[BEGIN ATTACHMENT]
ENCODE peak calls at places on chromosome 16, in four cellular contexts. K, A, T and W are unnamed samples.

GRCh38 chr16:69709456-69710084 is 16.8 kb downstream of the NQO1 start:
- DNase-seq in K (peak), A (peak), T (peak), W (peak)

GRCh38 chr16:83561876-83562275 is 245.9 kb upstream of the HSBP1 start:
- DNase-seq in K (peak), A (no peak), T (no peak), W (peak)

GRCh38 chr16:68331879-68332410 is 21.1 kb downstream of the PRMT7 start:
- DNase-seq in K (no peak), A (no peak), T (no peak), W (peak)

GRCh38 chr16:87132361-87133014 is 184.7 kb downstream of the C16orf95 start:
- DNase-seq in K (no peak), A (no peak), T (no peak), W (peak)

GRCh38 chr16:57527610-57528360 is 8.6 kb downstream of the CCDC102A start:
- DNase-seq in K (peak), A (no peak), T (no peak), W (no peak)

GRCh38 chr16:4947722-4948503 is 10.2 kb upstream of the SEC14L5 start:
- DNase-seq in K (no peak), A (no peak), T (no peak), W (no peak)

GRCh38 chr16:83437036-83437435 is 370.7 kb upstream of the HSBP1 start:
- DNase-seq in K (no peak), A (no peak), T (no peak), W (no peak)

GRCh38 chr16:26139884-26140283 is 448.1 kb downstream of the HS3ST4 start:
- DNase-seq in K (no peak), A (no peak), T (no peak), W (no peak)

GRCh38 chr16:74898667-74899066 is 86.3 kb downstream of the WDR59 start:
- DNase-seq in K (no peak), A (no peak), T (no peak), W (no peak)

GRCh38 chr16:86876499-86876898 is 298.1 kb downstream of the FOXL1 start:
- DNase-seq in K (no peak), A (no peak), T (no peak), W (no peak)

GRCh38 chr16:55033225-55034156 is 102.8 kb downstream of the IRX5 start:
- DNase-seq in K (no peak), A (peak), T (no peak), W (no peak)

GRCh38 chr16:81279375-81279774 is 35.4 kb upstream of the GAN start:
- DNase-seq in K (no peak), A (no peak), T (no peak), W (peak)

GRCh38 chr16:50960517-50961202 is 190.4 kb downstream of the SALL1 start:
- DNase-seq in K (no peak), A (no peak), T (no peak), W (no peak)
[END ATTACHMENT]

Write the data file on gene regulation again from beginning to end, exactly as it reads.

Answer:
ENCODE peak calls at places on chromosome 16, in four cellular contexts. K, A, T and W are unnamed samples.

GRCh38 chr16:69709456-69710084 is 16.8 kb downstream of the NQO1 start:
- DNase-seq in K (peak), A (peak), T (peak), W (peak)

GRCh38 chr16:83561876-83562275 is 245.9 kb upstream of the HSBP1 start:
- DNase-seq in K (peak), A (no peak), T (no peak), W (peak)

GRCh38 chr16:68331879-68332410 is 21.1 kb downstream of the PRMT7 start:
- DNase-seq in K (no peak), A (no peak), T (no peak), W (peak)

GRCh38 chr16:87132361-87133014 is 184.7 kb downstream of the C16orf95 start:
- DNase-seq in K (no peak), A (no peak), T (no peak), W (peak)

GRCh38 chr16:57527610-57528360 is 8.6 kb downstream of the CCDC102A start:
- DNase-seq in K (peak), A (no peak), T (no peak), W (no peak)

GRCh38 chr16:4947722-4948503 is 10.2 kb upstream of the SEC14L5 start:
- DNase-seq in K (no peak), A (no peak), T (no peak), W (no peak)

GRCh38 chr16:83437036-83437435 is 370.7 kb upstream of the HSBP1 start:
- DNase-seq in K (no peak), A (no peak), T (no peak), W (no peak)

GRCh38 chr16:26139884-26140283 is 448.1 kb downstream of the HS3ST4 start:
- DNase-seq in K (no peak), A (no peak), T (no peak), W (no peak)

GRCh38 chr16:74898667-74899066 is 86.3 kb downstream of the WDR59 start:
- DNase-seq in K (no peak), A (no peak), T (no peak), W (no peak)

GRCh38 chr16:86876499-86876898 is 298.1 kb downstream of the FOXL1 start:
- DNase-seq in K (no peak), A (no peak), T (no peak), W (no peak)

GRCh38 chr16:55033225-55034156 is 102.8 kb downstream of the IRX5 start:
- DNase-seq in K (no peak), A (peak), T (no peak), W (no peak)

GRCh38 chr16:81279375-81279774 is 35.4 kb upstream of the GAN start:
- DNase-seq in K (no peak), A (no peak), T (no peak), W (peak)

GRCh38 chr16:50960517-50961202 is 190.4 kb downstream of the SALL1 start:
- DNase-seq in K (no peak), A (no peak), T (no peak), W (no peak)